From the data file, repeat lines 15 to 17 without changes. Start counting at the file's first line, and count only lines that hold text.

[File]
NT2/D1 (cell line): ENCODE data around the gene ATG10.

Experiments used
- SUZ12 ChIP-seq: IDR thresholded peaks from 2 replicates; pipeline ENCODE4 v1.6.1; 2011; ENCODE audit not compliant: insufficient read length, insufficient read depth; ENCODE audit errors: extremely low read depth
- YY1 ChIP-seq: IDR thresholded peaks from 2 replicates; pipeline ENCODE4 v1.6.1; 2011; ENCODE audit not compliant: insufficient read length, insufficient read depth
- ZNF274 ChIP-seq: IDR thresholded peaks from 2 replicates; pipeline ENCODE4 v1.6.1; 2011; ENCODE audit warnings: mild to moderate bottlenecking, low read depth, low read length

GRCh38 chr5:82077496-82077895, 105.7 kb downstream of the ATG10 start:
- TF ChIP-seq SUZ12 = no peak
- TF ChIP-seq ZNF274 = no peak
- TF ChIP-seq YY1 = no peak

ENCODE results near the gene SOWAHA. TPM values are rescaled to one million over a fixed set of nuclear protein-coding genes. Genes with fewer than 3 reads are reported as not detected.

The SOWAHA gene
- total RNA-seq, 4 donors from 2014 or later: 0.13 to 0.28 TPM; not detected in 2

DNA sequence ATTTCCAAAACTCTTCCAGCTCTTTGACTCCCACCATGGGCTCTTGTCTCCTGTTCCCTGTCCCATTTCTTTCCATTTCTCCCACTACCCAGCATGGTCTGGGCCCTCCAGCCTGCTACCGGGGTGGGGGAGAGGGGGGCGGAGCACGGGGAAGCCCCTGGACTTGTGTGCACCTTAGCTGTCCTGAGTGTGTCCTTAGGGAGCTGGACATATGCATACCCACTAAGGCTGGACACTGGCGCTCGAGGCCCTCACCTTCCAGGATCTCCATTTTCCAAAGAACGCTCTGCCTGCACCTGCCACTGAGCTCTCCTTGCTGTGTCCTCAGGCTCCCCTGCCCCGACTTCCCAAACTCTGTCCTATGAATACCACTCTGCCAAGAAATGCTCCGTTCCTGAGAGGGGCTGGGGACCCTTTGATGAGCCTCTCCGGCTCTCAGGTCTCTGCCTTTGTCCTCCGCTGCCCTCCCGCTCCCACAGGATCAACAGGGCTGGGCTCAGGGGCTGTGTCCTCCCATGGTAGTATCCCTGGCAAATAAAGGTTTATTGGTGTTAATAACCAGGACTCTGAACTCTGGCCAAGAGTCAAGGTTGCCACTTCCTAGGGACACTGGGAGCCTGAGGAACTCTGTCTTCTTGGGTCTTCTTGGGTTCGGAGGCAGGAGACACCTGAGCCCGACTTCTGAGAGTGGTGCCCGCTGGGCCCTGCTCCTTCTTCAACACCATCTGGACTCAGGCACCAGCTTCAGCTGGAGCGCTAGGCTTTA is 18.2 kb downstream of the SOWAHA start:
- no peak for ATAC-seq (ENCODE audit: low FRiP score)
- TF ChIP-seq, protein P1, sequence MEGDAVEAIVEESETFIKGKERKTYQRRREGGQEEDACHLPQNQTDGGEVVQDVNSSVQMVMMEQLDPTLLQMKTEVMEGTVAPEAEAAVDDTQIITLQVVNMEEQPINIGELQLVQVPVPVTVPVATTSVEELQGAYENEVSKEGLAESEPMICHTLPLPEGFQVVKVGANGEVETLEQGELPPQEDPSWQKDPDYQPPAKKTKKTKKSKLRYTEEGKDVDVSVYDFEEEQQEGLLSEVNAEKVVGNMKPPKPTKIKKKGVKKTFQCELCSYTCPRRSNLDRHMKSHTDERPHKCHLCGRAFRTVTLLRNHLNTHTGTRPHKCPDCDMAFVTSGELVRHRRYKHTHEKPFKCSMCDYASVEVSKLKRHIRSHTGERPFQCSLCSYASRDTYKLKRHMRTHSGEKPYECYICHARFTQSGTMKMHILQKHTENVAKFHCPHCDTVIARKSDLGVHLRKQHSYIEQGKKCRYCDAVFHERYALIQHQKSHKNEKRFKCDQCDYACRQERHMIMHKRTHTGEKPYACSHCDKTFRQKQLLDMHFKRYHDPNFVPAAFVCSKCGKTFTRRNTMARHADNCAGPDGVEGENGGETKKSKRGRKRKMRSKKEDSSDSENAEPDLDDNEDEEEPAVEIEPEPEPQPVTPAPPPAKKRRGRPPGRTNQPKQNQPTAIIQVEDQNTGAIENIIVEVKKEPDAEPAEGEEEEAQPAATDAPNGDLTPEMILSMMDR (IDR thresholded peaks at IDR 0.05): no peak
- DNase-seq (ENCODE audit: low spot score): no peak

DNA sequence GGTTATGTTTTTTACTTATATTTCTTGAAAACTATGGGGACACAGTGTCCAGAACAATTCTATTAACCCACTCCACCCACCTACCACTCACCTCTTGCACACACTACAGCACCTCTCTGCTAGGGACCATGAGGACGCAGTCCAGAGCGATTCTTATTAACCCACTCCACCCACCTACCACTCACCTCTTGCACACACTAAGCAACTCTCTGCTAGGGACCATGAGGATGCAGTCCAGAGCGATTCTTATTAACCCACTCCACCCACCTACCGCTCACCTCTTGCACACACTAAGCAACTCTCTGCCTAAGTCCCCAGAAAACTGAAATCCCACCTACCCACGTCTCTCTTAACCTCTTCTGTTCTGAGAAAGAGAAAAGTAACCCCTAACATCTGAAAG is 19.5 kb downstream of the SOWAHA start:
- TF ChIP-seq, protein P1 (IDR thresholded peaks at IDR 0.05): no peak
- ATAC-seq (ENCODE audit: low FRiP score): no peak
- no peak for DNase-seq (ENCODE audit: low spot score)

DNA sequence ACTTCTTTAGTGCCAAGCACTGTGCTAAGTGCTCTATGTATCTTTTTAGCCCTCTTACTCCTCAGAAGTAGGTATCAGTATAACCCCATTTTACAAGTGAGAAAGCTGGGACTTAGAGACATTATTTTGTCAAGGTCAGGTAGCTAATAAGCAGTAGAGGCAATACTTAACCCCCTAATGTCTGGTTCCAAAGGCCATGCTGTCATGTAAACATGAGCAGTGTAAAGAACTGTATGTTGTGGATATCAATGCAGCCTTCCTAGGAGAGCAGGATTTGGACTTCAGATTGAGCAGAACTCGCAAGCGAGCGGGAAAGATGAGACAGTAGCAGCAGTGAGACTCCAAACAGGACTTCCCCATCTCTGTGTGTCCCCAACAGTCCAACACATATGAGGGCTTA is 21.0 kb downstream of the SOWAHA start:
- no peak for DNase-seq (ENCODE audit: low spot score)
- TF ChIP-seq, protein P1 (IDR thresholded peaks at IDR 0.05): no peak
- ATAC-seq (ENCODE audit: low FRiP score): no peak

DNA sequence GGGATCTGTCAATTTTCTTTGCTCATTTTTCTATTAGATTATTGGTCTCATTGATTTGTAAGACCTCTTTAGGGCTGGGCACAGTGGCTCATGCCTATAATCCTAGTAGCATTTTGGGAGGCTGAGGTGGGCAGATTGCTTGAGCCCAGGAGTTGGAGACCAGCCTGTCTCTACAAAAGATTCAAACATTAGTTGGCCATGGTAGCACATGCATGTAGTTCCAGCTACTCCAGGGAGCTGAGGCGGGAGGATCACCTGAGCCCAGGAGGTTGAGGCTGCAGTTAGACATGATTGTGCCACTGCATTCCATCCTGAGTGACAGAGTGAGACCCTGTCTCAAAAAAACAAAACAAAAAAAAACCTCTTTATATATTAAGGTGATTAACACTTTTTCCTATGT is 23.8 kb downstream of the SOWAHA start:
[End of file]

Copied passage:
- TF ChIP-seq, protein P1, sequence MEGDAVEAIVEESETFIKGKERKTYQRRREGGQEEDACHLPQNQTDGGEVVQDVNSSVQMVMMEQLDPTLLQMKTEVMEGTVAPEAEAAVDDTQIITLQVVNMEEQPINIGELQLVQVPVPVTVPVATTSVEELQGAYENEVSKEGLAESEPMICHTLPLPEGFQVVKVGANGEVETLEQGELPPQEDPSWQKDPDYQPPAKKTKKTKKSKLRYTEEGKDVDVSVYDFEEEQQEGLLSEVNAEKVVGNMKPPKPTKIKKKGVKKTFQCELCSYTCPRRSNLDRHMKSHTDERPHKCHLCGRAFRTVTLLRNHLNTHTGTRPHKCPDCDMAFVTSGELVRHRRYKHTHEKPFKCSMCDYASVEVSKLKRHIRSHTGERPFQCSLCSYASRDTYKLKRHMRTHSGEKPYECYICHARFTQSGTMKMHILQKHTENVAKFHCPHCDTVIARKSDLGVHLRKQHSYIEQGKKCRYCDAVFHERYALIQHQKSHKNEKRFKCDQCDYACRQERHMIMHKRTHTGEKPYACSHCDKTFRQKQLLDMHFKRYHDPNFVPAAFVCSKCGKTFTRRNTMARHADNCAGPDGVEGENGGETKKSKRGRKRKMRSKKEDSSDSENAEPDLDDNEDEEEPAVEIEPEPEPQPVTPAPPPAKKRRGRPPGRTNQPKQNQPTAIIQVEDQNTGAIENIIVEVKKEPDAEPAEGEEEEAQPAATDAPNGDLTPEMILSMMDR (IDR thresholded peaks at IDR 0.05): no peak
- DNase-seq (ENCODE audit: low spot score): no peak

DNA sequence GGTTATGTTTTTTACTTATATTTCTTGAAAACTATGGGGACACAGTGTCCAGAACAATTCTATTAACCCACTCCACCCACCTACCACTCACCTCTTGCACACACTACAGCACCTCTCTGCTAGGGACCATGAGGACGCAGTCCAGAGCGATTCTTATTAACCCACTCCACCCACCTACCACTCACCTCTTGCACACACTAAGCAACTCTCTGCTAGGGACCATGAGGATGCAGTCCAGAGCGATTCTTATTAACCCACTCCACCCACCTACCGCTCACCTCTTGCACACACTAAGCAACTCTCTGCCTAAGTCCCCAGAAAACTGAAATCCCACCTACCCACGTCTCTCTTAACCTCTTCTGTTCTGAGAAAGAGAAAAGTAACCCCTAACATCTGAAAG is 19.5 kb downstream of the SOWAHA start: